A Christmas Carol
by Charles Dickens

A Review by Scott finished Jan. 6, 2012

In one sentence: While not as good as other books by Dickens, it's prevalence in modern culture makes this required reading.

This review will contain spoilers!

In many sentences:

It'm glad I finally read the actual story that has resulted in so many plays, and movie productions. Nothing in the story was surprising plot-wise, but Dickens is a master as always, and his style definitely made this an enjoyable read.

Unlike Dickens' other work, the message here is far more heavy-handed. He is not subtle in condemning Scrooge's selfishness in greed, while expounding upon the need to care for those less fortunate. I would not have minded more depth and characterization among the characters, but that was obviously not Dickens' intention so it's hard to fault him too much for it.

Considering the level of influence this story has in our modern society (it is the origin for the word scrooge as a miserly, greedy person) it is definitely something I think everyone should read. It may not reach the highs of other books by Dickens (or at least not the handful that I have read), but it is quick enough that there's no excuse for skipping it.

First Line

"Marley was dead: to begin with."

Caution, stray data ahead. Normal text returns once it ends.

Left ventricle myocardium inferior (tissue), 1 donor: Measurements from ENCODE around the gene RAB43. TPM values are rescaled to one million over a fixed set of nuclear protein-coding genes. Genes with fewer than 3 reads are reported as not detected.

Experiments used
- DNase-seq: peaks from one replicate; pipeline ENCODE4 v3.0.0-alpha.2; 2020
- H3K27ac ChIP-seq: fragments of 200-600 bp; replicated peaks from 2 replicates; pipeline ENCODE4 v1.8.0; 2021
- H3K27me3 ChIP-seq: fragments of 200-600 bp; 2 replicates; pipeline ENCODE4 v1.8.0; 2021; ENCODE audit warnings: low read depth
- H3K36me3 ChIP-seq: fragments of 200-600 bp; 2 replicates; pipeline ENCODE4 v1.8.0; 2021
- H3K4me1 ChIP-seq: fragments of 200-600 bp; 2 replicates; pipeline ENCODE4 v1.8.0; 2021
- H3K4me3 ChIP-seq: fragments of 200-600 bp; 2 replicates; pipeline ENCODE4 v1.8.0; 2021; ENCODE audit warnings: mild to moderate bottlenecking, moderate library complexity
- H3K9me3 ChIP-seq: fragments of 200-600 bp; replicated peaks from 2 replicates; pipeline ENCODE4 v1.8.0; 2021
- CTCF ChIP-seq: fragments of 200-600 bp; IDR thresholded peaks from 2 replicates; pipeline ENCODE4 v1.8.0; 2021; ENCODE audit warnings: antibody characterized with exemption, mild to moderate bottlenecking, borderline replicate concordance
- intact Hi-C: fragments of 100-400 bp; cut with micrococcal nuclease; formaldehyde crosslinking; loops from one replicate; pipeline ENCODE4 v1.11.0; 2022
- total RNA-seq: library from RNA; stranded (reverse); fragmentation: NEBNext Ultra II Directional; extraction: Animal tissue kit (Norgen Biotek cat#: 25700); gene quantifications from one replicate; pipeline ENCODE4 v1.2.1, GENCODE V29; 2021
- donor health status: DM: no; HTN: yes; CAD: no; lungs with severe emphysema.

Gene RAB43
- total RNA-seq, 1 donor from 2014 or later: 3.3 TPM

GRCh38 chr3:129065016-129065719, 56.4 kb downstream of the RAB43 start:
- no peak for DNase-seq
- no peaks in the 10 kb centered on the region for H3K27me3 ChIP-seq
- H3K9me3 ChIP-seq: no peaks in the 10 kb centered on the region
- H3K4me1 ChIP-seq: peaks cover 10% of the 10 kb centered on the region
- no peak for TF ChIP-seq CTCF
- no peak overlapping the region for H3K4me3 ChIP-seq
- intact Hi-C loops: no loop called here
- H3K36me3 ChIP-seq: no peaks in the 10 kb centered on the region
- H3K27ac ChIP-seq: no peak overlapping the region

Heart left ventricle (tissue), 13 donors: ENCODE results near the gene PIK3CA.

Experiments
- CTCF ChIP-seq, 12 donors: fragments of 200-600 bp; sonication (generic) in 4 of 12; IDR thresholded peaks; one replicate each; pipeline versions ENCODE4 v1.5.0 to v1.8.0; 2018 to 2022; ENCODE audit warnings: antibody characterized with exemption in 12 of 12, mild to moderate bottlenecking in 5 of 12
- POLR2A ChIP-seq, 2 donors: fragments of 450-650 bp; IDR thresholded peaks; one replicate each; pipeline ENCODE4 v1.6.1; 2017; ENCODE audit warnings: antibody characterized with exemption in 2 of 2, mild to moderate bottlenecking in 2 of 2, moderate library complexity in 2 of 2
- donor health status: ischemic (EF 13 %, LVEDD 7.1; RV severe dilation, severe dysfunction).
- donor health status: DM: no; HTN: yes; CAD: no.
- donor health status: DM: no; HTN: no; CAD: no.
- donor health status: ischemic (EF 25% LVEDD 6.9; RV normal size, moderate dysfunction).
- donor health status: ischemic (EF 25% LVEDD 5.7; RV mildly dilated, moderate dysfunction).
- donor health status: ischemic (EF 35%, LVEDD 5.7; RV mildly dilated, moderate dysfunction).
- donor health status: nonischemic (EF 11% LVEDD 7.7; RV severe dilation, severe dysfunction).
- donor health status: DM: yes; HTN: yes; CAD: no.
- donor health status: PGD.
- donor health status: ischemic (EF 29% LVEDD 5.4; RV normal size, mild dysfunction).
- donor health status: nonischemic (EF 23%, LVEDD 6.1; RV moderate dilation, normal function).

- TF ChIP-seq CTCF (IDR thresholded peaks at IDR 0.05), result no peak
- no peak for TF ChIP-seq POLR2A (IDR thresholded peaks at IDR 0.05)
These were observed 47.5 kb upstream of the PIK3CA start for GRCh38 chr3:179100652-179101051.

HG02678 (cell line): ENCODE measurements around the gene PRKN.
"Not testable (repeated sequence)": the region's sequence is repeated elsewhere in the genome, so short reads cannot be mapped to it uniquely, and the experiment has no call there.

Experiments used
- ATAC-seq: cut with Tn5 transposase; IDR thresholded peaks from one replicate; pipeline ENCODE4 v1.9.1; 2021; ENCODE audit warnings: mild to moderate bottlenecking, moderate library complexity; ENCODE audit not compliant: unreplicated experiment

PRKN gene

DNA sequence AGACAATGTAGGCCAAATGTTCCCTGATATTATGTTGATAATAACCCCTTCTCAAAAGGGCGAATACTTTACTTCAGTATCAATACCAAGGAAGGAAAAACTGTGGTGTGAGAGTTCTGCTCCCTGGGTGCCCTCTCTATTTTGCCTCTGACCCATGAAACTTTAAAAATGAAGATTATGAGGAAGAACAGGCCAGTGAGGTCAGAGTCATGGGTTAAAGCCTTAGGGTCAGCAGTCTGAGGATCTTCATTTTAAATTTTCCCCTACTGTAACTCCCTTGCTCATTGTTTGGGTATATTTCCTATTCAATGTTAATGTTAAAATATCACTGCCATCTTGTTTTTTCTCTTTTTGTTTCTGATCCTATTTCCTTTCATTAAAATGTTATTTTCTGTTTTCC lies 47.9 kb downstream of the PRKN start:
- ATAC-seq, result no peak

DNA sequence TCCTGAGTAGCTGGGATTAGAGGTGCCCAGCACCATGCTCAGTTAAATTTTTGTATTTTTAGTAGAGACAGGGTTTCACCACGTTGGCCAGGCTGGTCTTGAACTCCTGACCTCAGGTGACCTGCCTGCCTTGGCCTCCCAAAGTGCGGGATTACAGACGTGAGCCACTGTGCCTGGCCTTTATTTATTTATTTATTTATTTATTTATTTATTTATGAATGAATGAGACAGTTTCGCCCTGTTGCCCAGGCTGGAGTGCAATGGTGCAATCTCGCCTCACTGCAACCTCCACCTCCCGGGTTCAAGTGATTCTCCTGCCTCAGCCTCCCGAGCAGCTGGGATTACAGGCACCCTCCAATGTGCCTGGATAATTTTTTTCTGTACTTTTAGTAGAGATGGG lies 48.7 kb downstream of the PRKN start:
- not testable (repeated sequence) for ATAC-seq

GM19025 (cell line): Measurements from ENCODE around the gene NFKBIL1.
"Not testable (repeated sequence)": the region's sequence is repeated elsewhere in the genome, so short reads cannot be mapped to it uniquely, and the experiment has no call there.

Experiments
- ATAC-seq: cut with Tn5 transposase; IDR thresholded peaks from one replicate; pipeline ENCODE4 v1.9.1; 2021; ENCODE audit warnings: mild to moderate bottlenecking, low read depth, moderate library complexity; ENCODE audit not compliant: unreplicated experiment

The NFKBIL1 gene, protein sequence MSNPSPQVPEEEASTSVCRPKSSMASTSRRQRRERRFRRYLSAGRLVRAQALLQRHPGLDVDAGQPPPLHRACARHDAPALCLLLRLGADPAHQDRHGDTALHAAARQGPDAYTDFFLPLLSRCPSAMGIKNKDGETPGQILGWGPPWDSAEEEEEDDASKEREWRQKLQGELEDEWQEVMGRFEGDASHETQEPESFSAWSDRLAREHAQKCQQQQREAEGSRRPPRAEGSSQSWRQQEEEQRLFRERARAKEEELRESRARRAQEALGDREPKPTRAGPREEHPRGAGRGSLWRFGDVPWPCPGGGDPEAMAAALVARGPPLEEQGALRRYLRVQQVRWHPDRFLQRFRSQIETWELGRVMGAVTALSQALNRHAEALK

Charles Dickens the First Line of A Christmas Carol

Last Line

"And so, as Tiny Tim observed, God Bless Us, Every One!"

Charles Dickens the Last Line of in A Christmas Carol

Favorite Quote

"'Why do you doubt your senses?'
'Because,' said Scrooge, 'a little thing affects them. A slight disorder of the stomach makes them cheats. You may be an undigested bit of beef, a blot of mustard, a crumb of cheese, a fragment of an underdone potato. There’s more of gravy than of grave about you, whatever you are!'"

Charles Dickens in A Christmas Carol

Favorite Quote

"[F]or it is always the person not in the predicament who knows what ought to have been done in it, and would unquestionably have done it."

Charles Dickens in A Christmas Carol

Originally Published Dec. 17, 1843

Digital edition:

110 pages - Nov. 22, 2011

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